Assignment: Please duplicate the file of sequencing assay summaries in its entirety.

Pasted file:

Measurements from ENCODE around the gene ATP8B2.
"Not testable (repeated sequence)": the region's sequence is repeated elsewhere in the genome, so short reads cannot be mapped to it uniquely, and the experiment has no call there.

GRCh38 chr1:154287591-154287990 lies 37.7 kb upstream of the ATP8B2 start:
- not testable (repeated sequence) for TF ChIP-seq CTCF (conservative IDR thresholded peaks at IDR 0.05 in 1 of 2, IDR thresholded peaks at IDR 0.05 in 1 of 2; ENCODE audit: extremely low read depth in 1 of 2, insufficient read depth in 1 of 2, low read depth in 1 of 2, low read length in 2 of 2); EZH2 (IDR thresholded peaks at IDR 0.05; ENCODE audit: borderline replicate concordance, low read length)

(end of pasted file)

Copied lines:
Measurements from ENCODE around the gene ATP8B2.
"Not testable (repeated sequence)": the region's sequence is repeated elsewhere in the genome, so short reads cannot be mapped to it uniquely, and the experiment has no call there.

GRCh38 chr1:154287591-154287990 lies 37.7 kb upstream of the ATP8B2 start:
- not testable (repeated sequence) for TF ChIP-seq CTCF (conservative IDR thresholded peaks at IDR 0.05 in 1 of 2, IDR thresholded peaks at IDR 0.05 in 1 of 2; ENCODE audit: extremely low read depth in 1 of 2, insufficient read depth in 1 of 2, low read depth in 1 of 2, low read length in 2 of 2); EZH2 (IDR thresholded peaks at IDR 0.05; ENCODE audit: borderline replicate concordance, low read length)